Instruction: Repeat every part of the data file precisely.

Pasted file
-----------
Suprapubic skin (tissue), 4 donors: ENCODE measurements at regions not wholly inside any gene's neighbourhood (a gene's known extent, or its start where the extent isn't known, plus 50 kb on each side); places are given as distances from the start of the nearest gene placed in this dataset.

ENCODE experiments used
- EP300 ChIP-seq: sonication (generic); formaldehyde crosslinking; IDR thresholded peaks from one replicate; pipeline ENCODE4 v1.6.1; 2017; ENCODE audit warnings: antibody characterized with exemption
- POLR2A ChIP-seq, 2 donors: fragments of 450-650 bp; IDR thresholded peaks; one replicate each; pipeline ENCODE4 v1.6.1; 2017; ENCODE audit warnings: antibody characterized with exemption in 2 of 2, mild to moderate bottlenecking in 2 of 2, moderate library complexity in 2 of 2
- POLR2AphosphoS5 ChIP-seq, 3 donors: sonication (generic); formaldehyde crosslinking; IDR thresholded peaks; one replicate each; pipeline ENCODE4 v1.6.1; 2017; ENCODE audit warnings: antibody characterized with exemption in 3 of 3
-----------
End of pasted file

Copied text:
Suprapubic skin (tissue), 4 donors: ENCODE measurements at regions not wholly inside any gene's neighbourhood (a gene's known extent, or its start where the extent isn't known, plus 50 kb on each side); places are given as distances from the start of the nearest gene placed in this dataset.

ENCODE experiments used
- EP300 ChIP-seq: sonication (generic); formaldehyde crosslinking; IDR thresholded peaks from one replicate; pipeline ENCODE4 v1.6.1; 2017; ENCODE audit warnings: antibody characterized with exemption
- POLR2A ChIP-seq, 2 donors: fragments of 450-650 bp; IDR thresholded peaks; one replicate each; pipeline ENCODE4 v1.6.1; 2017; ENCODE audit warnings: antibody characterized with exemption in 2 of 2, mild to moderate bottlenecking in 2 of 2, moderate library complexity in 2 of 2
- POLR2AphosphoS5 ChIP-seq, 3 donors: sonication (generic); formaldehyde crosslinking; IDR thresholded peaks; one replicate each; pipeline ENCODE4 v1.6.1; 2017; ENCODE audit warnings: antibody characterized with exemption in 3 of 3